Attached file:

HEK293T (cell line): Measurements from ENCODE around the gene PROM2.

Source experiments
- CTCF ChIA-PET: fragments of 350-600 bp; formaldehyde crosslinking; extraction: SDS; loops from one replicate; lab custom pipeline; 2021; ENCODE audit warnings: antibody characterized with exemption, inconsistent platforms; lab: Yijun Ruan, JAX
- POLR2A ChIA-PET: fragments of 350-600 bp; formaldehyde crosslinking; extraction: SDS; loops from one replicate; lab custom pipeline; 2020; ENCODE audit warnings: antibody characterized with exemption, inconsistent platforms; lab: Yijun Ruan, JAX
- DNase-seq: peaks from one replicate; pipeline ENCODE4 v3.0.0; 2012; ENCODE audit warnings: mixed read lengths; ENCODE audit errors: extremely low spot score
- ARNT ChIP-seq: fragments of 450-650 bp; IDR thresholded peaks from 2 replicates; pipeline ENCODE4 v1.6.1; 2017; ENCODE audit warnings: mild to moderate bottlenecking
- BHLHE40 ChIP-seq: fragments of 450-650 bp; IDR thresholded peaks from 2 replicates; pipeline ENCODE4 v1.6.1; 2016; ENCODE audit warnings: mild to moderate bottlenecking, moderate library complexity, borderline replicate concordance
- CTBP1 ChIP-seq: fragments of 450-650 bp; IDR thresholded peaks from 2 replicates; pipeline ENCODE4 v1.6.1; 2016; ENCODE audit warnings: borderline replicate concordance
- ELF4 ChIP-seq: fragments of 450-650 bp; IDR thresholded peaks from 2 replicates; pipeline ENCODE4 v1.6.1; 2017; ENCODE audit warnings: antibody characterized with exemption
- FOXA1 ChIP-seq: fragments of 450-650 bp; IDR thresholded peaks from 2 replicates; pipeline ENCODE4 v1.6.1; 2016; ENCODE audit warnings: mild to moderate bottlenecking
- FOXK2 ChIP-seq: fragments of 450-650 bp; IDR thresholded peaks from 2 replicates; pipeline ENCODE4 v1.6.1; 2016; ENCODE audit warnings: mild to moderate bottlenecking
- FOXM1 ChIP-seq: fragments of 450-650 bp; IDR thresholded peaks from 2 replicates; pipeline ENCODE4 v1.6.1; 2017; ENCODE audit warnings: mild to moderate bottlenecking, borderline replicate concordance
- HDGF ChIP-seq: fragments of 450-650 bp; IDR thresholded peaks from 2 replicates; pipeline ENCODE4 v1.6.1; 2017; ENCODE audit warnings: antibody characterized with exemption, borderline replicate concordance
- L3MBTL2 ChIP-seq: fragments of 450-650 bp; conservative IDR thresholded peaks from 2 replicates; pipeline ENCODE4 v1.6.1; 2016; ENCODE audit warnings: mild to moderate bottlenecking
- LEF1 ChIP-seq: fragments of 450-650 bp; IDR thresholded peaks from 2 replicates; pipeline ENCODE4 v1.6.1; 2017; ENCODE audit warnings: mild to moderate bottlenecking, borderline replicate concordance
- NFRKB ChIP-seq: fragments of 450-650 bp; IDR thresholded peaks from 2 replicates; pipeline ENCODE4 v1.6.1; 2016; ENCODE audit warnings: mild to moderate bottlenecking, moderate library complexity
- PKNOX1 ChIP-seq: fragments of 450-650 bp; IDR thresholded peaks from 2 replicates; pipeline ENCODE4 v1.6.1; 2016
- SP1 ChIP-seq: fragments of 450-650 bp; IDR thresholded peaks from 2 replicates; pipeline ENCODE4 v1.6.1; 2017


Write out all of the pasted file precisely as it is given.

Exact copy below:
HEK293T (cell line): Measurements from ENCODE around the gene PROM2.

Source experiments
- CTCF ChIA-PET: fragments of 350-600 bp; formaldehyde crosslinking; extraction: SDS; loops from one replicate; lab custom pipeline; 2021; ENCODE audit warnings: antibody characterized with exemption, inconsistent platforms; lab: Yijun Ruan, JAX
- POLR2A ChIA-PET: fragments of 350-600 bp; formaldehyde crosslinking; extraction: SDS; loops from one replicate; lab custom pipeline; 2020; ENCODE audit warnings: antibody characterized with exemption, inconsistent platforms; lab: Yijun Ruan, JAX
- DNase-seq: peaks from one replicate; pipeline ENCODE4 v3.0.0; 2012; ENCODE audit warnings: mixed read lengths; ENCODE audit errors: extremely low spot score
- ARNT ChIP-seq: fragments of 450-650 bp; IDR thresholded peaks from 2 replicates; pipeline ENCODE4 v1.6.1; 2017; ENCODE audit warnings: mild to moderate bottlenecking
- BHLHE40 ChIP-seq: fragments of 450-650 bp; IDR thresholded peaks from 2 replicates; pipeline ENCODE4 v1.6.1; 2016; ENCODE audit warnings: mild to moderate bottlenecking, moderate library complexity, borderline replicate concordance
- CTBP1 ChIP-seq: fragments of 450-650 bp; IDR thresholded peaks from 2 replicates; pipeline ENCODE4 v1.6.1; 2016; ENCODE audit warnings: borderline replicate concordance
- ELF4 ChIP-seq: fragments of 450-650 bp; IDR thresholded peaks from 2 replicates; pipeline ENCODE4 v1.6.1; 2017; ENCODE audit warnings: antibody characterized with exemption
- FOXA1 ChIP-seq: fragments of 450-650 bp; IDR thresholded peaks from 2 replicates; pipeline ENCODE4 v1.6.1; 2016; ENCODE audit warnings: mild to moderate bottlenecking
- FOXK2 ChIP-seq: fragments of 450-650 bp; IDR thresholded peaks from 2 replicates; pipeline ENCODE4 v1.6.1; 2016; ENCODE audit warnings: mild to moderate bottlenecking
- FOXM1 ChIP-seq: fragments of 450-650 bp; IDR thresholded peaks from 2 replicates; pipeline ENCODE4 v1.6.1; 2017; ENCODE audit warnings: mild to moderate bottlenecking, borderline replicate concordance
- HDGF ChIP-seq: fragments of 450-650 bp; IDR thresholded peaks from 2 replicates; pipeline ENCODE4 v1.6.1; 2017; ENCODE audit warnings: antibody characterized with exemption, borderline replicate concordance
- L3MBTL2 ChIP-seq: fragments of 450-650 bp; conservative IDR thresholded peaks from 2 replicates; pipeline ENCODE4 v1.6.1; 2016; ENCODE audit warnings: mild to moderate bottlenecking
- LEF1 ChIP-seq: fragments of 450-650 bp; IDR thresholded peaks from 2 replicates; pipeline ENCODE4 v1.6.1; 2017; ENCODE audit warnings: mild to moderate bottlenecking, borderline replicate concordance
- NFRKB ChIP-seq: fragments of 450-650 bp; IDR thresholded peaks from 2 replicates; pipeline ENCODE4 v1.6.1; 2016; ENCODE audit warnings: mild to moderate bottlenecking, moderate library complexity
- PKNOX1 ChIP-seq: fragments of 450-650 bp; IDR thresholded peaks from 2 replicates; pipeline ENCODE4 v1.6.1; 2016
- SP1 ChIP-seq: fragments of 450-650 bp; IDR thresholded peaks from 2 replicates; pipeline ENCODE4 v1.6.1; 2017